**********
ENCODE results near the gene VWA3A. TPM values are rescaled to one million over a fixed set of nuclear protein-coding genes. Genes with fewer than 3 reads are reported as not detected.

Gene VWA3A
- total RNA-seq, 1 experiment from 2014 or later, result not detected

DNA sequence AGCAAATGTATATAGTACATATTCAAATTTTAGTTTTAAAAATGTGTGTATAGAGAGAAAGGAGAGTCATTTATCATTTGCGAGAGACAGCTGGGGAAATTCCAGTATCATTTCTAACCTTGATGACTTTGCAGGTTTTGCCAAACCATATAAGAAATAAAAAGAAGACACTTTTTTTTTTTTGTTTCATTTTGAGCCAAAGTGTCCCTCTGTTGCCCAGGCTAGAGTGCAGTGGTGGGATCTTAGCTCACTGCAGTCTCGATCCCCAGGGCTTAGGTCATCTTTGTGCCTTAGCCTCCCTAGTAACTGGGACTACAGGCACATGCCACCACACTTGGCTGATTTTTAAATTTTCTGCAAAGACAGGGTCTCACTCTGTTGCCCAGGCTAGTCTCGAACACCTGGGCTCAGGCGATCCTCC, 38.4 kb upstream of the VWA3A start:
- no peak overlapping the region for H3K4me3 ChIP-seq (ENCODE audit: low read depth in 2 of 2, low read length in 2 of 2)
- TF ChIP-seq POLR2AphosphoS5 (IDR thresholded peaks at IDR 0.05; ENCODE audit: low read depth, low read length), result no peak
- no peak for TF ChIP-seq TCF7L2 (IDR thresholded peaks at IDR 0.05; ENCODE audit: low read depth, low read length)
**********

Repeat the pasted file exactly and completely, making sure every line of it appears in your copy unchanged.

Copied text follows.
ENCODE results near the gene VWA3A. TPM values are rescaled to one million over a fixed set of nuclear protein-coding genes. Genes with fewer than 3 reads are reported as not detected.

Gene VWA3A
- total RNA-seq, 1 experiment from 2014 or later, result not detected

DNA sequence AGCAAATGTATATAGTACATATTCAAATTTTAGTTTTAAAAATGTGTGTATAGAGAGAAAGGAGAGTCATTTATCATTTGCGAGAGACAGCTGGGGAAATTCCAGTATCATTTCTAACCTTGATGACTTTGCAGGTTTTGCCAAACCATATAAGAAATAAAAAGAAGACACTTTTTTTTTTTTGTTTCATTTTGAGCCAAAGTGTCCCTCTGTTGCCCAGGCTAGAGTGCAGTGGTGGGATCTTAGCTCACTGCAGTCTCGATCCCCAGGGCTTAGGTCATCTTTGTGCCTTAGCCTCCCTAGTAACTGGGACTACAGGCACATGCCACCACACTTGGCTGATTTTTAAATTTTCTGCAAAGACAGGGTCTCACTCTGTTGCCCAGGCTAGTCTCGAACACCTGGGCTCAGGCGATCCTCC, 38.4 kb upstream of the VWA3A start:
- no peak overlapping the region for H3K4me3 ChIP-seq (ENCODE audit: low read depth in 2 of 2, low read length in 2 of 2)
- TF ChIP-seq POLR2AphosphoS5 (IDR thresholded peaks at IDR 0.05; ENCODE audit: low read depth, low read length), result no peak
- no peak for TF ChIP-seq TCF7L2 (IDR thresholded peaks at IDR 0.05; ENCODE audit: low read depth, low read length)